Wednesday, April 8, 2009

Who Wants Broadband Stimulus Money?

Last week Bloomberg News ran a piece titled Verizon, AT&T May Tell U.S. to Keep $7.2 Billion Stimulus Money. The broadband portion of the stimulus package intends to provide $7.2 Billion to bring high-speed Internet services to unserved and underserved regions of the United States.

The money will be distributed by two federal organizations - the National Telecommunications and Information Administration (NTIA, part of the Commerce Department) will handle $4.7 Billion and the Agriculture Department will handle $2.5 Billion. Each organization will define what unserved and underserved means with grants then awarded. Law requires all grants be awarded by September 30, 2010 and at least one project must be funded in each state.

Who's going to apply? The Bloomber piece says:

Officials at NTIA say more than 2,000 companies, local governments, community groups and consumer advocates have contacted them about the agency’s rules for disbursing its stimulus money. The first public meeting on the funds, held jointly by NTIA, the Agriculture Department and the FCC on March 10, drew an overflow crowd of more than 500 to the Commerce Department.

Looking at specifics, Bloomberg says:

Rural mid-sized carriers such as CenturyTel Inc., Embarq Corp. and Frontier Communications Corp. are likely to push aggressively for grants, said Jessica Zufolo, an analyst with Medley Global Advisors in Washington.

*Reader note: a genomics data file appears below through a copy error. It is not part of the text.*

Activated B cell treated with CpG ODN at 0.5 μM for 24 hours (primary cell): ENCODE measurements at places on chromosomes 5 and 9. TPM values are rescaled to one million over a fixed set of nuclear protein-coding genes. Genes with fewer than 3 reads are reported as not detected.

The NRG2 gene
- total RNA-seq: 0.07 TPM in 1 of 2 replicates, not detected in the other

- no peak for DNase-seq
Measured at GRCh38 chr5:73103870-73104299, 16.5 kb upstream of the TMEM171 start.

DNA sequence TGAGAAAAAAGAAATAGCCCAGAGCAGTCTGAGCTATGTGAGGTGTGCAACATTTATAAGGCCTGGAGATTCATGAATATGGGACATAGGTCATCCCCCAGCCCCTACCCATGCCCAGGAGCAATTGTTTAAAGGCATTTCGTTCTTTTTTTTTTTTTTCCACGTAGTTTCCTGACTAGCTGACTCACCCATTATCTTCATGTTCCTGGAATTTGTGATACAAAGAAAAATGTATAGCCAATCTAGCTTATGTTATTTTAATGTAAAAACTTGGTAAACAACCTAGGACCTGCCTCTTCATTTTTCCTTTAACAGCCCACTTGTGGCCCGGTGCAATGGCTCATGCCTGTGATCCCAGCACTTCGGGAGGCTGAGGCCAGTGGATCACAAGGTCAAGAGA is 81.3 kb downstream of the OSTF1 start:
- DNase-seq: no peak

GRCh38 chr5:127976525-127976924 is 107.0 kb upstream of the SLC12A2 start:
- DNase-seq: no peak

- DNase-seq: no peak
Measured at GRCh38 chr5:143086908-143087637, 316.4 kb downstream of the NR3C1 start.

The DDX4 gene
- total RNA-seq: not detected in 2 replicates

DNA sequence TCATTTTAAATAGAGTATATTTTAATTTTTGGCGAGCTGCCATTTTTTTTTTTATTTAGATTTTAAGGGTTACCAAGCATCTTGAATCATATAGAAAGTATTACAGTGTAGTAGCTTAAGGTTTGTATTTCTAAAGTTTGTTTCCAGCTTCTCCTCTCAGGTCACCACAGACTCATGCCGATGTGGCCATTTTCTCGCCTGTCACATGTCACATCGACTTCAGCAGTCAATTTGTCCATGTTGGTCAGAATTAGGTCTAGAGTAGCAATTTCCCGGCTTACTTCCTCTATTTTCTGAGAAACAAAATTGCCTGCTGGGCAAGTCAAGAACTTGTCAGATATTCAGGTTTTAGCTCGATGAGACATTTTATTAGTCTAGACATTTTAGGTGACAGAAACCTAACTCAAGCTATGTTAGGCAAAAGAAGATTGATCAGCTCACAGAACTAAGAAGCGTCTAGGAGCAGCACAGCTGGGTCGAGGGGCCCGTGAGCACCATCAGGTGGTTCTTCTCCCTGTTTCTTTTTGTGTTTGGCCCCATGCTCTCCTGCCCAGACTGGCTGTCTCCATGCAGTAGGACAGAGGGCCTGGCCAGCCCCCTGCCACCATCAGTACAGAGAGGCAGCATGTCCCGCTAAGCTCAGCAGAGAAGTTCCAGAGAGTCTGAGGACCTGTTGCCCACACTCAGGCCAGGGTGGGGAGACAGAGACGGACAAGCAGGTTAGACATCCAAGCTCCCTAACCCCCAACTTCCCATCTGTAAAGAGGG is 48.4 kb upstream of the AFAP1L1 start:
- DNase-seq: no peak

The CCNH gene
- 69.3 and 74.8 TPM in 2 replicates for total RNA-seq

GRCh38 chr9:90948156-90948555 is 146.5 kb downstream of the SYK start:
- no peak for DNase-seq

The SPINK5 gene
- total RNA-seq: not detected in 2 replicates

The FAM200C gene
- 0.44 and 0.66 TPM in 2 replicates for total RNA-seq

What's going on with Verizon andAT&T ? Bloomberg quotes the following:

Unlike the businesses that welcomed the $787 billion stimulus package approved by Congress last month, the two biggest U.S. phone companies have reservations. They’re urging the government not to help other companies compete with them through broadband grants or to set new conditions on how Internet access should be provided.

“We don’t have any plans to apply; we also have not made a decision not to apply,” Verizon Executive Vice President Thomas Tauke told reporters last month. “We’re certainly going to participate in those discussions to the extent that we can.”

“We do not have our hand out seeking government funds,” James Cicconi, AT&T’s senior executive vice president, told reporters March 11. While the company is “open to considering things that might help the economy and might help our customers at the same time,” he said AT&T’s primary focus for broadband is its own investment program.

The Bloomberg piece also says the companies (Verizon and AT&T) have remained noncommittal as they lobby to shape rules for the grants.

High speed access is critical for those that live, work or study in an unserved or underserved areas and it would be nice to see these two giant carriers involved.

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